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Neuroimaging of Dementia

Vincent Mathews
Vincent P. Mathews, M.D.

Dementia is an organic mental disorder characterized by a general loss of intellectual abilities involving impaired memory, judgment and abstract thinking, as well as personality changes. Dementia affects approximately 4 million Americans and is projected to affect more than 14 million by 2050. Alzheimer's disease (AD) is the most common cause of dementia and accounts for 50-75% of neurodegenerative dementia cases. The role of imaging in dementia is to exclude "treatable" causes, to clarify diagnostic dilemmas, and to identify early onset cases for possible innovative therapies in clinical trials.

Structural imaging with computed tomography (CT) or magnetic resonance imaging (MRI) are primarily used to exclude treatable causes such as chronic subdural hematoma, normal pressure hydrocephalus, and mass lesions. MRI is also useful in diagnosing cerebrovascular disease that may cause dementia and the prion disease, Creutzfeldt-Jakob disease, which causes a rapidly progressive dementia. CT and MRI typically demonstrate only nonspecific findings in AD.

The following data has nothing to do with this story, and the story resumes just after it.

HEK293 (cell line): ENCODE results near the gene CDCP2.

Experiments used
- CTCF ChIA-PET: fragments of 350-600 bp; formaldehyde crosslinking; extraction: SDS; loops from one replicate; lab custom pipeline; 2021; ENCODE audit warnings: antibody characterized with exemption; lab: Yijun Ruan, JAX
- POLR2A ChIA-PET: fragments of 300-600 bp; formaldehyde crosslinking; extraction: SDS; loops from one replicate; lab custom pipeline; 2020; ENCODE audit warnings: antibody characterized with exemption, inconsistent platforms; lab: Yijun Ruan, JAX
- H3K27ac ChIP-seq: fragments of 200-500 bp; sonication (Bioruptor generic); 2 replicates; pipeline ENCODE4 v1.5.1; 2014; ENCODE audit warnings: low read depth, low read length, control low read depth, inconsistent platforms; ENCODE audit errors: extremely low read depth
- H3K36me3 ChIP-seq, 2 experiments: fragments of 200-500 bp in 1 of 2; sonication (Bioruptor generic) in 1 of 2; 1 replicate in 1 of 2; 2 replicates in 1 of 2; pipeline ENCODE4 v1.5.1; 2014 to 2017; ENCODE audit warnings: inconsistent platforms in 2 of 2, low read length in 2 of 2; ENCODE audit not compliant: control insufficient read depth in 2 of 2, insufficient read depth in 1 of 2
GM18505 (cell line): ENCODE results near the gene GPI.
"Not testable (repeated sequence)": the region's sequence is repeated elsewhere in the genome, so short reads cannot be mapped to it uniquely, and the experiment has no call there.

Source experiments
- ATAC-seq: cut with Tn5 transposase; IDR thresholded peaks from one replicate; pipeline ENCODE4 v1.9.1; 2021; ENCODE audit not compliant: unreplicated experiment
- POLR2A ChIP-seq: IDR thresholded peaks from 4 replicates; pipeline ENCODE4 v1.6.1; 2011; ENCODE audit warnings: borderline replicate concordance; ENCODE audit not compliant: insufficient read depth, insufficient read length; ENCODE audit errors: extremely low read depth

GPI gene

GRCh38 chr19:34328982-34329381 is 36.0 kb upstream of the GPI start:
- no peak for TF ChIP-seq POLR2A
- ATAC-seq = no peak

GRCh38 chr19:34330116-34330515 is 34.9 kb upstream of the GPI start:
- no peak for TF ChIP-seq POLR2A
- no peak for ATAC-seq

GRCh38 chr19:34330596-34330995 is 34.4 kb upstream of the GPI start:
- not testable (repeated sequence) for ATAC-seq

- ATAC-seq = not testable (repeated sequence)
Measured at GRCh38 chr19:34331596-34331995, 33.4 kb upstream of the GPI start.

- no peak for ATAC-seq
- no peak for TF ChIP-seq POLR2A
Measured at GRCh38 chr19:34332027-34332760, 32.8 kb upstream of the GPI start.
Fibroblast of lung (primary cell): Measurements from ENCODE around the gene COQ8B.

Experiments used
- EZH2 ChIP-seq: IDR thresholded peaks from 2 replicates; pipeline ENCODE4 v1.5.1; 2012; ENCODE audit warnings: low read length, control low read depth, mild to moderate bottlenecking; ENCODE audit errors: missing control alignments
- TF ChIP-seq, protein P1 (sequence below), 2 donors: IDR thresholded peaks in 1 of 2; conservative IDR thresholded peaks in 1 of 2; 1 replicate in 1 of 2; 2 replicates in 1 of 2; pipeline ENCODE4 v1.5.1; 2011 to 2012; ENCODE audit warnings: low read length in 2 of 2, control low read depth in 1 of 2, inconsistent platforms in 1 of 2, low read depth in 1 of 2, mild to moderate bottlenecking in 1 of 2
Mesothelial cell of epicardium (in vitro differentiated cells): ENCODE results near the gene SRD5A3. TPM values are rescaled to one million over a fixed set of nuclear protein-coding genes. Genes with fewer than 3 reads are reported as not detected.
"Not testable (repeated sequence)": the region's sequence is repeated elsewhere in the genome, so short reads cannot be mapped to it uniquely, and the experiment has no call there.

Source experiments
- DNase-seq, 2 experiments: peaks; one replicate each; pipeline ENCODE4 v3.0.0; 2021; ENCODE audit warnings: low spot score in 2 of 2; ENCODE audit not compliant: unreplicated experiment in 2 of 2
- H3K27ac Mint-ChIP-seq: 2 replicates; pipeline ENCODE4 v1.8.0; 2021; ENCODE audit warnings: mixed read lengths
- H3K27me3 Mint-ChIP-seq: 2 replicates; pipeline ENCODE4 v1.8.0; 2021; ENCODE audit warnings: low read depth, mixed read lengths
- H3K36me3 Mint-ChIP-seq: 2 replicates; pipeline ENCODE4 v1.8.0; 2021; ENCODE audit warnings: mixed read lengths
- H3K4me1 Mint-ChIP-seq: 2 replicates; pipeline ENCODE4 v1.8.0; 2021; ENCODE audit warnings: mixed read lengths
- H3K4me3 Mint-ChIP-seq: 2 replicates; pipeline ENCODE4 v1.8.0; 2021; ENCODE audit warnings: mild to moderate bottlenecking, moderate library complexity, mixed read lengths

bilateral hypometabolism

F18 fluorodeoxyglucose PET demonstrates bilateral hypometabolism in the temporal and parietal lobes (arrows) in a 58 year old woman with Alzheimer's disease.

The imaging diagnosis of AD requires physiologic imaging with either positron emission tomography (PET) or single photon emission computed tomography (SPECT). PET more effectively distinguishes AD from normal than does SPECT and is the preferred examination. PET demonstrates a pattern of glucose hypometabolism in AD that involves the temporal, parietal and posterior cingulate regions (see Figure). Requirements for Medicare reimbursement for PET in dementia patients are stated in CMS National Coverage Determination section 220.6.13. Briefly, this requires 1) a recent diagnosis of dementia and documented cognitive decline for more than 6 months, 2) presence of diagnostic criteria for both AD and frontotemporal dementia, and 3) exclusion of alternate neurodegenerative disease or causes.

In summary, dementia is an increasingly important health problem in our aging society. Structural imaging, particularly with MRI, is useful to exclude treatable causes of dementia. PET is the most useful imaging test to diagnose AD and differentiate it from normal and other neurodegenerative diseases.

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